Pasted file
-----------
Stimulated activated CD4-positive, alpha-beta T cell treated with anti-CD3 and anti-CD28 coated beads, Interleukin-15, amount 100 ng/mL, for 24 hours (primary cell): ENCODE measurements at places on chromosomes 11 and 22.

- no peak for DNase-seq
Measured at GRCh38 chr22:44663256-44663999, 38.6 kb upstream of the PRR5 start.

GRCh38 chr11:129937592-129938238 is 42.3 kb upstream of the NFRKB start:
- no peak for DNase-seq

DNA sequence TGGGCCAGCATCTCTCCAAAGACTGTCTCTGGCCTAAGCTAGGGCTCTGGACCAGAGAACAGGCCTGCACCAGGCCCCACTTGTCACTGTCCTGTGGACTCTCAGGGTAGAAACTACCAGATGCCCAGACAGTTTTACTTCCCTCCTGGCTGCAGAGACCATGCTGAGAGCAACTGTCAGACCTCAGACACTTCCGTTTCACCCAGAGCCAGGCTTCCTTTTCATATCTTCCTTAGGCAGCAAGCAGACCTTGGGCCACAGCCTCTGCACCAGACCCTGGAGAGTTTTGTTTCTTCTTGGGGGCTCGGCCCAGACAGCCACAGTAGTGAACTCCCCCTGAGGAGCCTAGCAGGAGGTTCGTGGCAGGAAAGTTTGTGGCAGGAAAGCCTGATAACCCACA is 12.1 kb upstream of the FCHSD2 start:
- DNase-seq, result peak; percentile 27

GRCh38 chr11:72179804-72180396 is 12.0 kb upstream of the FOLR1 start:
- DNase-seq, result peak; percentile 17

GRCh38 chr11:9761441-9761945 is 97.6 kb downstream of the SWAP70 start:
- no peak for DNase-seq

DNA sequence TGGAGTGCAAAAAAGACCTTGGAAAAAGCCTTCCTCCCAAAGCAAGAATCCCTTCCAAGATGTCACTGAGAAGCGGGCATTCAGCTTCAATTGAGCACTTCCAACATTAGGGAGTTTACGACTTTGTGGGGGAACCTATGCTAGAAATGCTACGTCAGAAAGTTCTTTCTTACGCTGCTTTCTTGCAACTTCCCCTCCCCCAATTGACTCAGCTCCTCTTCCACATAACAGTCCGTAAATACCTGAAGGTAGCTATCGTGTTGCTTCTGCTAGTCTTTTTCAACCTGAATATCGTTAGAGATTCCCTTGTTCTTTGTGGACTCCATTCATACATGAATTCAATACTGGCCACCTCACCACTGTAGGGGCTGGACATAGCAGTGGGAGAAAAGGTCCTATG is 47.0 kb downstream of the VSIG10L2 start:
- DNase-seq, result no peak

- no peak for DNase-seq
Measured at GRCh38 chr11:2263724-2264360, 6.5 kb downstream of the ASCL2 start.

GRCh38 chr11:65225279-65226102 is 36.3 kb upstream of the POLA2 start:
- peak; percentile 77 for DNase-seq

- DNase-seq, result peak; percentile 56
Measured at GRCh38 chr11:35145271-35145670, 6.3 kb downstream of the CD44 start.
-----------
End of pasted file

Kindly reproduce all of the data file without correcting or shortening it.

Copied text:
Stimulated activated CD4-positive, alpha-beta T cell treated with anti-CD3 and anti-CD28 coated beads, Interleukin-15, amount 100 ng/mL, for 24 hours (primary cell): ENCODE measurements at places on chromosomes 11 and 22.

- no peak for DNase-seq
Measured at GRCh38 chr22:44663256-44663999, 38.6 kb upstream of the PRR5 start.

GRCh38 chr11:129937592-129938238 is 42.3 kb upstream of the NFRKB start:
- no peak for DNase-seq

DNA sequence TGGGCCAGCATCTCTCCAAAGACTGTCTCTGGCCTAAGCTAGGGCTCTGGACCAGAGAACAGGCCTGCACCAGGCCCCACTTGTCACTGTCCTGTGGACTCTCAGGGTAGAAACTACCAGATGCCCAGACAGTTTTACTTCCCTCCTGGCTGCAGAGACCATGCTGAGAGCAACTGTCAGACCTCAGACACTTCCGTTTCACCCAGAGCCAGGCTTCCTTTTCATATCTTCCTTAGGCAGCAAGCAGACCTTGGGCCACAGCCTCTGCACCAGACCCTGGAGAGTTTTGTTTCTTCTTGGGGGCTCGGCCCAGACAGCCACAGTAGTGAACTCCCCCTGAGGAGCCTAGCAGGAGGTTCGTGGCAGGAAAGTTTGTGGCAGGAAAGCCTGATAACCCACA is 12.1 kb upstream of the FCHSD2 start:
- DNase-seq, result peak; percentile 27

GRCh38 chr11:72179804-72180396 is 12.0 kb upstream of the FOLR1 start:
- DNase-seq, result peak; percentile 17

GRCh38 chr11:9761441-9761945 is 97.6 kb downstream of the SWAP70 start:
- no peak for DNase-seq

DNA sequence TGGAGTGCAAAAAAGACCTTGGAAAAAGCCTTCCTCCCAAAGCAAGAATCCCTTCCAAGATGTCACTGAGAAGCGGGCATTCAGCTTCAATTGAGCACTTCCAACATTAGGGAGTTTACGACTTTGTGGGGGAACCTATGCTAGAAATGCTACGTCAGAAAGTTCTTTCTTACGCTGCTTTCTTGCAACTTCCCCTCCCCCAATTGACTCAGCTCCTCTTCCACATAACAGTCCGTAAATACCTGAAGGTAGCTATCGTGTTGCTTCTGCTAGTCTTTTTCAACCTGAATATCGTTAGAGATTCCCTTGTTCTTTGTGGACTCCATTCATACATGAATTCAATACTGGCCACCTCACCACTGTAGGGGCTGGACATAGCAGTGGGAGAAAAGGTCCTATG is 47.0 kb downstream of the VSIG10L2 start:
- DNase-seq, result no peak

- no peak for DNase-seq
Measured at GRCh38 chr11:2263724-2264360, 6.5 kb downstream of the ASCL2 start.

GRCh38 chr11:65225279-65226102 is 36.3 kb upstream of the POLA2 start:
- peak; percentile 77 for DNase-seq

- DNase-seq, result peak; percentile 56
Measured at GRCh38 chr11:35145271-35145670, 6.3 kb downstream of the CD44 start.